“We’ve got an education problem,” he said. “I believe the public thinks because they can take this with impunity, they can take it with little risk--and that is a misconception.”
IBUPROFEN What it is and what it does
* The anti-inflammatory effect of ibuprofen helps reduce joint pain and stiffness.
* Ibuprofen is used in the treatment of headaches, menstrual pain, muscle pain and in certain arthritis cases.
* The analgesic can be purchased over-the-counter under product names such as Advil, Medipren, Motrin and Nuprin.
* A label on Advil boxes warns consumers not to take more than six tablets in a 24-hour period. It also warns not to take the drug for more than 10 consecutive days, and to consult a physician if problems occur.
* Common side-effects are abdominal pain, diarrhea, nausea and heartburn, according to the American Medical Assn. Encyclopedia of Medicine.
* Studies show that excessive dosages of painkillers can cause kidney damage. But small dosages of ibuprofen might affect the kidneys in some people. The National Kidney Foundation identifies high-risk groups as those allergic to aspirin; those under a physician’s care for asthma or stomach problems; those with heart disease, high blood pressure, liver disease or kidney disease; those older than 65 and those using diuretics.
THE LAWSUIT AT A GLANCE * Easley’s attorneys filed suit in King County Superior Court in Seattle last year seeking unspecified damages for loss of income, medical costs and permanent disability. The suit is scheduled to be tried in the fall of 1991.
* Easley is suing the Seattle Seahawks, the team trainer, three physicians who treated him and Whitehall Laboratories, Inc., of New York. Whitehall is the distributor of Advil, a popular pain reliever that contains ibuprofen. Two of the doctors, Pierce Scranton and James Thrombold, are contracted by the Seahawks to handle team physical examinations and treat players.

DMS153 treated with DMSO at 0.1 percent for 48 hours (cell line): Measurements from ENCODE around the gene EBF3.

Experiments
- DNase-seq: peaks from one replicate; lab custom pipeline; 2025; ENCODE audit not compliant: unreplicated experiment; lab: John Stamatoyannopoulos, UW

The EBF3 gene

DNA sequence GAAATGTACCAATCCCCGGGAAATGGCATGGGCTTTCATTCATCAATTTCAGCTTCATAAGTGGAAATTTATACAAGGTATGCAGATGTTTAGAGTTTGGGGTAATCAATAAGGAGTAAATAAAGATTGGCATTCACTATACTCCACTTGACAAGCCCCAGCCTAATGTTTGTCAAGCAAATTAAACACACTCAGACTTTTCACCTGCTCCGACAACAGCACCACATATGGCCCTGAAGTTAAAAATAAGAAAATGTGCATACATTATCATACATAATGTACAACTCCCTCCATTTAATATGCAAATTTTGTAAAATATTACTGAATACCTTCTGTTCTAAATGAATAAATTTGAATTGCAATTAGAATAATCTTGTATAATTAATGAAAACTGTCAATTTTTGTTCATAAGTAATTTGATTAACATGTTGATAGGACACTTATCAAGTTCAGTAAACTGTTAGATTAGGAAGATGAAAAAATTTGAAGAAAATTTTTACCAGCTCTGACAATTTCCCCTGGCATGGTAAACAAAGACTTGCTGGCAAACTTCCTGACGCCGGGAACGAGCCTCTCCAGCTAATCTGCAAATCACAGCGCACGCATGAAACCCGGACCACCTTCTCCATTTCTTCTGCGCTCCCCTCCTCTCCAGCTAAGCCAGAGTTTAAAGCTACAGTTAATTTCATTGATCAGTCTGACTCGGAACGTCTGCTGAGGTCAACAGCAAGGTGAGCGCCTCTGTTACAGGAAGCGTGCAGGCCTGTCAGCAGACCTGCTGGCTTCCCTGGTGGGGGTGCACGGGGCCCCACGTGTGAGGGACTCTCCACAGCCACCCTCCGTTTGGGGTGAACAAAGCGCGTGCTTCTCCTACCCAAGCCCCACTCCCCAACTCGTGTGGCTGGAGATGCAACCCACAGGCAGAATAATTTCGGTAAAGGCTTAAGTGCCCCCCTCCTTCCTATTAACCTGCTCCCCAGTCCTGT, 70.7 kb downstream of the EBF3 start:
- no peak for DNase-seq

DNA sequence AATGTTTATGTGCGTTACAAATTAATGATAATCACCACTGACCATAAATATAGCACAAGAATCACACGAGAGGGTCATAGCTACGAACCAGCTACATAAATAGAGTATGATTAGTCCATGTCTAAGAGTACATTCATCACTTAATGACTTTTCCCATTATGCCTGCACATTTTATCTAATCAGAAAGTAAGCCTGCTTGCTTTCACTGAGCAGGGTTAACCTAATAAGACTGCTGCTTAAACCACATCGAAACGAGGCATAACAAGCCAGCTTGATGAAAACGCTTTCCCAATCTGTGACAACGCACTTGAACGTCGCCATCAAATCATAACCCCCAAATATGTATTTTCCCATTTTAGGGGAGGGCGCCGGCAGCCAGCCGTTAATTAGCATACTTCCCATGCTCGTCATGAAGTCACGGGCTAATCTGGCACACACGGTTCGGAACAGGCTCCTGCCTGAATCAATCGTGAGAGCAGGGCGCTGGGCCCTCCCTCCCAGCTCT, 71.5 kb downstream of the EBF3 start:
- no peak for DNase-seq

* In a complaint, Easley alleges that his kidney trouble was the result of large dosages of Advil, which he claims he started using at the suggestion of Seahawk trainer James Whitesel after ankle surgery in March of 1986. Easley claims he was handed four tablets in the training room and told to take them any time his ankle bothered him. He said he took from 16 to 20 tablets from late April through July.
* Easley claims he was not informed in 1986 of his kidney problem, diagnosed as idopathic nephrotic syndrome, or unknown kidney failure.
* Easley contends in the complaint that he was given medical clearance to play through the 1987 season despite the condition.
* In separate answers to the complaint, the six defendants deny the allegations.
* Seahawk attorneys are confident the team will be dismissed as a defendant in a September summary meeting. They claim as an employer the Seahawks are not responsible for an employee’s health.
* An attorney representing Scranton, an orthopedist, and Thrombold, an internist, said the physicians never prescribed Advil for Easley. Gerald Palm, a Seattle lawyer, said the team physicians cleared Easley but did not know of his kidney problems because Easley barred them and the Seahawks from such knowledge.
* An attorney representing Dr. Gerald Pendras, who performed a biopsy on Easley’s kidneys in February of 1987, would not comment on the case. In the complaint, Pendras is accused of neglect for failing to advise Easley of potential kidney failure and clearing him to play during the 1987 season.
* Whitehall’s attorney, Kathy Cochran, said she has been instructed not to comment on the case. But Frank Woodside, a physician who practices medical law, said citing drug manufacturers in such cases is common and often invalid.